Sunday, 30 January 2011

Lawyers for detained Thais need more time

 via CAAI


Published on January 30, 2011

Lawyers from the Thailand Patriots Network will ask a Cambodian court to postpone the reading of a verdict from this Tuesday in the case against two Thais charged with trespassing and espionage.

They said they had not collected sufficient information and proof to be presented to the court in order to defend Veera Somkwamkid and Ratri Pipattanapaiboon.

TPN legal adviser Wanwipa Charoonroj said the group's lawyers were unable to survey the border area where Cambodian soldiers arrested the two and five other Thais on December 29. Deputy Prime Minister Suthep Thaugsuban had not granted permission for a survey of the area despite Prime Minister Abhisit Vejjajiva ordering state agencies to help facilitate the lawyers' travel to the disputed border area.

Suthep acted as caretaker prime minister while Abhisit was attending the World Economic Forum in Davos, Switzerland.

TPN legal adviser ML Tossapol Kaewtima said the group was deeply disappointed with Suthep. Since they could not find evidence to help with the case, the network would request the Cambodian court give them more time to find evidence and postpone its verdict on the two, who are charged with trespassing and espionage. They will also request bail for the two.

Tossapol said the TPN also planned to step up pressure on the government to meet their demands over disputes with Phnom Penh. The group would follow up on complaints submitted at various agencies and step up their campaign against the government.

In Davos, the prime minister told The Associated Press that protesters demanding the government revoke its pact with Cambodia over a border dispute had a right to make their demands, but he would do what was best for the country.

"We feel that the way we approach the border problems, and the problems — as far as the relationship with Cambodia is concerned — is best for the country, which is that we try to resolve whatever issues come up in a peaceful manner."

He stressed the importance of dealing with the issue peacefully. "So that we preserve good relations — we are both part of Asean — and at the same time we make sure that we protect Thai interests," he said. "So all we can do is to explain to them that we feel that this is the best approach and I am confident that the majority of Thai people support" the government.

Human Rights Commissioner Parinya Sirisarakarn said he would attend the court hearing of Veera and Ratri and would ask Veera about conditions of his detention to ensure his basic rights.

Meanwhile, Suthep threatened legal action yesterday against the People's Alliance for Democracy if they continue their protest by blocking roads and causing inconvenience to the public.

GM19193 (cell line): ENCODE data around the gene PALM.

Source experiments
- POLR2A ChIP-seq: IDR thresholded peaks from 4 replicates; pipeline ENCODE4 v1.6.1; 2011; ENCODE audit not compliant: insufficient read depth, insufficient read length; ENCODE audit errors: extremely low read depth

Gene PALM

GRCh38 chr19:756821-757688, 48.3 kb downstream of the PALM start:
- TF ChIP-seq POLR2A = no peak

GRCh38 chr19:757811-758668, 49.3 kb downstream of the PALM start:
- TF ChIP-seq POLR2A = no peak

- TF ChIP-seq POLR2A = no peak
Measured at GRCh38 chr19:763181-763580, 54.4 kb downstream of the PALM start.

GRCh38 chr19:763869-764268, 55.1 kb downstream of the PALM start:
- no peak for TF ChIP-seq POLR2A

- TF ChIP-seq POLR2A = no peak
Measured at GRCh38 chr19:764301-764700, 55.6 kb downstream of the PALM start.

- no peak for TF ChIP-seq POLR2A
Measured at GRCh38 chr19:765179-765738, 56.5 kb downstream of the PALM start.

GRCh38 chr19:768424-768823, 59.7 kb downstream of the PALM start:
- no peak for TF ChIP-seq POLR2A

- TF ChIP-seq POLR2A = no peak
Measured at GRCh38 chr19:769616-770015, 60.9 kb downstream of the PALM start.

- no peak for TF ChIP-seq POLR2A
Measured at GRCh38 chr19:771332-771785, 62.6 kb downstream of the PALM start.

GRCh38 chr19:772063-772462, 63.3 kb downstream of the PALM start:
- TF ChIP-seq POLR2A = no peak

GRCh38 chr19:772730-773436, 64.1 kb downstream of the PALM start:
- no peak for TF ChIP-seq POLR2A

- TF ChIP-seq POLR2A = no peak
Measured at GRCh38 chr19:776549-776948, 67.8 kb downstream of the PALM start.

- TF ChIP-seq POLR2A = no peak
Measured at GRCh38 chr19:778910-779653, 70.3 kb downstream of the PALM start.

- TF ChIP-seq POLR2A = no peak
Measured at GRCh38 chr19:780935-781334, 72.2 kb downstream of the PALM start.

Suthep said he would wait for two to three days and decide - if there were not many protesters but the PAD blocked several roads causing traffic congestion, the government would definitely file a suit against them. He said there were only a few hundreds protesters during the day and about 2,000 protesters at night but the PAD blocked not one but several routes.

He urged the protesters to get on one side of the road to make way for motorists. He said blocking Rajdamnoen Klang Road, which the royal family uses, was totally inappropriate.

Responding to demands for the government to remove a Cambodian flag on a Thai temple near the Thai-Cambodian border, Suthep said the government would solve the problem through diplomatic means. "We have to take it easy. When you have neighbours, you should not threaten them too much. I believe Cambodian Prime Minister Hun Sen has probably been attacked by the media and his people over the PAD's threat,'' he said.

"I would like to send this message to PM Hun Sen that whatever the protesters said had nothing to do with the government. Both sides have to be patient and find solutions to the problems,'' he said.

Democrat Party MP for Bangkok Panich Vikitsreth said he negotiated with the PAD not to stop their protest but to explain the government's stand so that both sides understand each other better.

He said key leaders of the PAD's sub groups had a tendency to understand the government's point of view and there was only one group that had a different view of the government.

Responding to a threat by Chaiwat Sinsuwong, a leader of the Thailand Patriots Network, to team up with the red shirts to oust the government, Panich said no government wanted to lose territory but pushing Cambodians off Thai soil was something that had to be done without confrontation.

"I admit that I crossed the military operation line to the disputed area. We will know the answer [whether it is Thai or Cambodian soil] when we complete border demarcation,'' he said.

PAD spokesman Panthep Puapongpan said the fact PM Abhisit knew about the Cambodian flag being hoisted at the Thai temple for two days but failed to remove it showed his government was incompetent.

Cambodia has refused to remove the flag, claiming the area belongs to Cambodia according to the 1:200,000 square kilometre map.

He said the PM and his deputy must take responsibility if it accepts the Cambodian verdict on the case of the seven Thais since they were arrested on Thai soil.

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